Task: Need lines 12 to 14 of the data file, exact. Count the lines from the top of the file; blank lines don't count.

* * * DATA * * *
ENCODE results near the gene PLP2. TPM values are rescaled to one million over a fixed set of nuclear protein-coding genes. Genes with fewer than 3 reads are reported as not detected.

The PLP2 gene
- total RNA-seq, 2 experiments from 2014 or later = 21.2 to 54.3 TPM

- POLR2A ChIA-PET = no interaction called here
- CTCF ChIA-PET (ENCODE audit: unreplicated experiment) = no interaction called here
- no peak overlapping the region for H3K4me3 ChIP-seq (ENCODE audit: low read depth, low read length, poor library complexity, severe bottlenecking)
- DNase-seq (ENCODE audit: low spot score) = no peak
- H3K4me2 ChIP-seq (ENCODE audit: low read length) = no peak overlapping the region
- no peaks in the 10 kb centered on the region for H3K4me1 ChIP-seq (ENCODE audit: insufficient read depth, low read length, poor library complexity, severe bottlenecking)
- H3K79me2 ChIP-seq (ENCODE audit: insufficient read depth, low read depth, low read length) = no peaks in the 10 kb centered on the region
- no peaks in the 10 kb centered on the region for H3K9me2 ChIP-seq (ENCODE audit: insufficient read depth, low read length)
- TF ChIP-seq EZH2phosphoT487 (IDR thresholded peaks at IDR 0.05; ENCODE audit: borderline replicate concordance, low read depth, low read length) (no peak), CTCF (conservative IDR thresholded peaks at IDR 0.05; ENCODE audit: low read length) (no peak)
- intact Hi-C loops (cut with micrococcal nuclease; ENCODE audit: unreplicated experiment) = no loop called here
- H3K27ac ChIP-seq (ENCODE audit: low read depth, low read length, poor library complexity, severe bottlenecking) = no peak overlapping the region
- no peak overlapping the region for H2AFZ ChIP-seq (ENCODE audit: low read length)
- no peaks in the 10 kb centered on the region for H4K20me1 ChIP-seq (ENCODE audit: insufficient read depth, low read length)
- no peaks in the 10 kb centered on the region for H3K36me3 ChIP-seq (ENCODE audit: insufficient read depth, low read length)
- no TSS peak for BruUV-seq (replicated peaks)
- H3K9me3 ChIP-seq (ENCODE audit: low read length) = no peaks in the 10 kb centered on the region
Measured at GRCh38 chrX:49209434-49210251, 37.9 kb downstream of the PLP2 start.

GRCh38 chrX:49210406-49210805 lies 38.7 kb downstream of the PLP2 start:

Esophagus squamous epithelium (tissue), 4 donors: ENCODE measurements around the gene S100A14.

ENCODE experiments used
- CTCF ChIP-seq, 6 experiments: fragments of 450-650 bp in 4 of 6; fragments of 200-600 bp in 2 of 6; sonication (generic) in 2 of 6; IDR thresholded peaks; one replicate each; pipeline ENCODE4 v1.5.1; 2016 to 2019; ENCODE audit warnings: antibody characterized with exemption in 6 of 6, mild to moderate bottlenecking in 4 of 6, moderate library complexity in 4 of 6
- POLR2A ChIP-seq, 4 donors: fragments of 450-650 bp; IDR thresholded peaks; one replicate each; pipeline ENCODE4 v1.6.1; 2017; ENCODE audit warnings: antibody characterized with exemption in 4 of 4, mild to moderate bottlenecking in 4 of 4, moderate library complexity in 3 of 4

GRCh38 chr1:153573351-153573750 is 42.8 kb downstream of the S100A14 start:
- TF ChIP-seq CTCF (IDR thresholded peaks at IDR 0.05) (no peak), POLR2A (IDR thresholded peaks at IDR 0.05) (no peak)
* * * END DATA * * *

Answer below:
- TF ChIP-seq EZH2phosphoT487 (IDR thresholded peaks at IDR 0.05; ENCODE audit: borderline replicate concordance, low read depth, low read length) (no peak), CTCF (conservative IDR thresholded peaks at IDR 0.05; ENCODE audit: low read length) (no peak)
- intact Hi-C loops (cut with micrococcal nuclease; ENCODE audit: unreplicated experiment) = no loop called here
- H3K27ac ChIP-seq (ENCODE audit: low read depth, low read length, poor library complexity, severe bottlenecking) = no peak overlapping the region